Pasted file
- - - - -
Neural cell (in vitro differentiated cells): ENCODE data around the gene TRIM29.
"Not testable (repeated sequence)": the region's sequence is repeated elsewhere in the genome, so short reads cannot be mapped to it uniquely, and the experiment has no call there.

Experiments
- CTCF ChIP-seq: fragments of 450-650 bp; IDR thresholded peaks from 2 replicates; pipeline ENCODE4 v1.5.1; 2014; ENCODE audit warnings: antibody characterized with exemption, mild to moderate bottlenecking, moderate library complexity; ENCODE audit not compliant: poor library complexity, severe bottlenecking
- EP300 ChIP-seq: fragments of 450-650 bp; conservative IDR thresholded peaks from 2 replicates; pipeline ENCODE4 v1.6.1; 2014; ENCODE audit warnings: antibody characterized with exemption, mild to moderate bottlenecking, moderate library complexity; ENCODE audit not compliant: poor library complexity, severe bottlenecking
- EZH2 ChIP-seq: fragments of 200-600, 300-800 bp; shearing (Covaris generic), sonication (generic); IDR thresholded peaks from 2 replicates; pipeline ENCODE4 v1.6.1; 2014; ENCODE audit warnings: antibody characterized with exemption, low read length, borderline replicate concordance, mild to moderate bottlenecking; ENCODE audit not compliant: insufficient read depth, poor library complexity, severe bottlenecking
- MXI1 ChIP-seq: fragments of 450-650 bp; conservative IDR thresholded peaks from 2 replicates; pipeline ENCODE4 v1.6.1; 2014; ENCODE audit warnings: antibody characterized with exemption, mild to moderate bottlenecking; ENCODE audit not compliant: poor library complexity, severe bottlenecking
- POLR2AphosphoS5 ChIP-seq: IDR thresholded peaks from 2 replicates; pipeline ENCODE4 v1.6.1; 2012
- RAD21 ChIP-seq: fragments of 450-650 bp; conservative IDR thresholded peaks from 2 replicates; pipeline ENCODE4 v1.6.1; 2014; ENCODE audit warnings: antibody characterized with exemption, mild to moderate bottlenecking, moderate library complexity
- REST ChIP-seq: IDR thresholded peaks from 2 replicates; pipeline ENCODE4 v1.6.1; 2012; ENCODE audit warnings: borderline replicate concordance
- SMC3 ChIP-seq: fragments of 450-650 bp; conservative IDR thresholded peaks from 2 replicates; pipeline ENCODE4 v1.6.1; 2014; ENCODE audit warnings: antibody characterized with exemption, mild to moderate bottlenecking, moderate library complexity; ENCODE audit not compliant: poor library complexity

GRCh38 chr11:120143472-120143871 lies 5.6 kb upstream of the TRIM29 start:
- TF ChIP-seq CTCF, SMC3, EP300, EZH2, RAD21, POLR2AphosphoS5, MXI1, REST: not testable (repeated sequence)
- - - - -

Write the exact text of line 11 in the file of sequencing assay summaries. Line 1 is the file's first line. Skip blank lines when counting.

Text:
- SMC3 ChIP-seq: fragments of 450-650 bp; conservative IDR thresholded peaks from 2 replicates; pipeline ENCODE4 v1.6.1; 2014; ENCODE audit warnings: antibody characterized with exemption, mild to moderate bottlenecking, moderate library complexity; ENCODE audit not compliant: poor library complexity